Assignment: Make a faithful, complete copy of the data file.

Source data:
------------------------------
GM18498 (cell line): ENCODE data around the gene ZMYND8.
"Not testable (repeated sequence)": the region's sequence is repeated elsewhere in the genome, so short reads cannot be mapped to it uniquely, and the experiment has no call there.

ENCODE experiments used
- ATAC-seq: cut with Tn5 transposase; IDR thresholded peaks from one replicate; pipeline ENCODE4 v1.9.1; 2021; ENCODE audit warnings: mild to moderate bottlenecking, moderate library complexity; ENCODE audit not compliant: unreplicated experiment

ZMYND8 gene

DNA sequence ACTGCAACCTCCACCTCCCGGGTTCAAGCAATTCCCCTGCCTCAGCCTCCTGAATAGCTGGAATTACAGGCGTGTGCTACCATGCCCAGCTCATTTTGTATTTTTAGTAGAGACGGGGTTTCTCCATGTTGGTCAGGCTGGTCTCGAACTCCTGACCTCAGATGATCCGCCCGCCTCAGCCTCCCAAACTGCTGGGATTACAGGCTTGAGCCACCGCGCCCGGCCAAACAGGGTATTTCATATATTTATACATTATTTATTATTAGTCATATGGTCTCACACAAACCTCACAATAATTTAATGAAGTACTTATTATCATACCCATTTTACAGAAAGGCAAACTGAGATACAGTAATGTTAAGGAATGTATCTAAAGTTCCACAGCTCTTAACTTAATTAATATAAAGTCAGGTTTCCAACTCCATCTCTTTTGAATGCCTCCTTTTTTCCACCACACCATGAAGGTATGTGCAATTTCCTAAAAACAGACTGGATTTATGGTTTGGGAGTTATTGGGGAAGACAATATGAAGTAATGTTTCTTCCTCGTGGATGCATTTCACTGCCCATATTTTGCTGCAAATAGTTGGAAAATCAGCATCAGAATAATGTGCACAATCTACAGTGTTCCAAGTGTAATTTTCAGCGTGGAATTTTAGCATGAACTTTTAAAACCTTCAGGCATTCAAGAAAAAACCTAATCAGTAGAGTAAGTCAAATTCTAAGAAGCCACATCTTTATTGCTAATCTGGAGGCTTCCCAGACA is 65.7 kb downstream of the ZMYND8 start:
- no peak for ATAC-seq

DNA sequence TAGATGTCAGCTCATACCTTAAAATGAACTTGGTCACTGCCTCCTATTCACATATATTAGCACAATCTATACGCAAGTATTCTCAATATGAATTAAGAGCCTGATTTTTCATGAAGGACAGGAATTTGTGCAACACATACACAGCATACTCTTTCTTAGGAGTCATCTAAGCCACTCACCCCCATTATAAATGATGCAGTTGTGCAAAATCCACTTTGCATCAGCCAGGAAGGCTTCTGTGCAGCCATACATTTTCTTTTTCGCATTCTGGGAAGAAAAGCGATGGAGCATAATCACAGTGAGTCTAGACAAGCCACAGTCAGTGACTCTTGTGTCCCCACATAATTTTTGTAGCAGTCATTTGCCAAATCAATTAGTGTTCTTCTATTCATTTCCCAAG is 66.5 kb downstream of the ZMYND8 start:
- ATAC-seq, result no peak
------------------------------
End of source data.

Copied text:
GM18498 (cell line): ENCODE data around the gene ZMYND8.
"Not testable (repeated sequence)": the region's sequence is repeated elsewhere in the genome, so short reads cannot be mapped to it uniquely, and the experiment has no call there.

ENCODE experiments used
- ATAC-seq: cut with Tn5 transposase; IDR thresholded peaks from one replicate; pipeline ENCODE4 v1.9.1; 2021; ENCODE audit warnings: mild to moderate bottlenecking, moderate library complexity; ENCODE audit not compliant: unreplicated experiment

ZMYND8 gene

DNA sequence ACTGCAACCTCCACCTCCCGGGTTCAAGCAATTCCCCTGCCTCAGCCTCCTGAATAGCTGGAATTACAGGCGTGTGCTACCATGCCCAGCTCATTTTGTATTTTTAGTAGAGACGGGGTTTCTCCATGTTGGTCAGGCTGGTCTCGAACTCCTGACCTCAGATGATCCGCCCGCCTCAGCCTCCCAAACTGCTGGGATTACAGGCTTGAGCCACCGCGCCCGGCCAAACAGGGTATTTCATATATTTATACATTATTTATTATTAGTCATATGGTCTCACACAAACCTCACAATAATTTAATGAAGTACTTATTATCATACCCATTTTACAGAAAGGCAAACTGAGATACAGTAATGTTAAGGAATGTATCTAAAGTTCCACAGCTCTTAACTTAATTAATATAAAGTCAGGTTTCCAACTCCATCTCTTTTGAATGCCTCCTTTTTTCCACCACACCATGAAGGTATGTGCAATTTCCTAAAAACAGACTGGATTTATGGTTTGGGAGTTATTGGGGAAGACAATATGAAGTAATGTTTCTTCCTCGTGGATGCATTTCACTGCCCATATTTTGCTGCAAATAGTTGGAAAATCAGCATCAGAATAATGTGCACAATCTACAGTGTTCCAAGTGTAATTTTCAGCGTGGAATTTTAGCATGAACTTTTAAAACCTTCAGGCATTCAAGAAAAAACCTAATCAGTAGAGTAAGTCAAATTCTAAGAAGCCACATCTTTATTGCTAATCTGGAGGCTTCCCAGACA is 65.7 kb downstream of the ZMYND8 start:
- no peak for ATAC-seq

DNA sequence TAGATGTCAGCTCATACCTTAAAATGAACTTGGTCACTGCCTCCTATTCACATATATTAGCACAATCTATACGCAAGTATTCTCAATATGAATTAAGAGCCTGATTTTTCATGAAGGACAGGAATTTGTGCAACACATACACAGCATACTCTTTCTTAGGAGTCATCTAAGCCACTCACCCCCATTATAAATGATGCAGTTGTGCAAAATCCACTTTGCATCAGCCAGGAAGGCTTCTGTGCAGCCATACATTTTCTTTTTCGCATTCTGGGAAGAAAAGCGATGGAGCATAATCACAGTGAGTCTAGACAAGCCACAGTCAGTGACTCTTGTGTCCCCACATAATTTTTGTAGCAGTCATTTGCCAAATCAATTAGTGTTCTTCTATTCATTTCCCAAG is 66.5 kb downstream of the ZMYND8 start:
- ATAC-seq, result no peak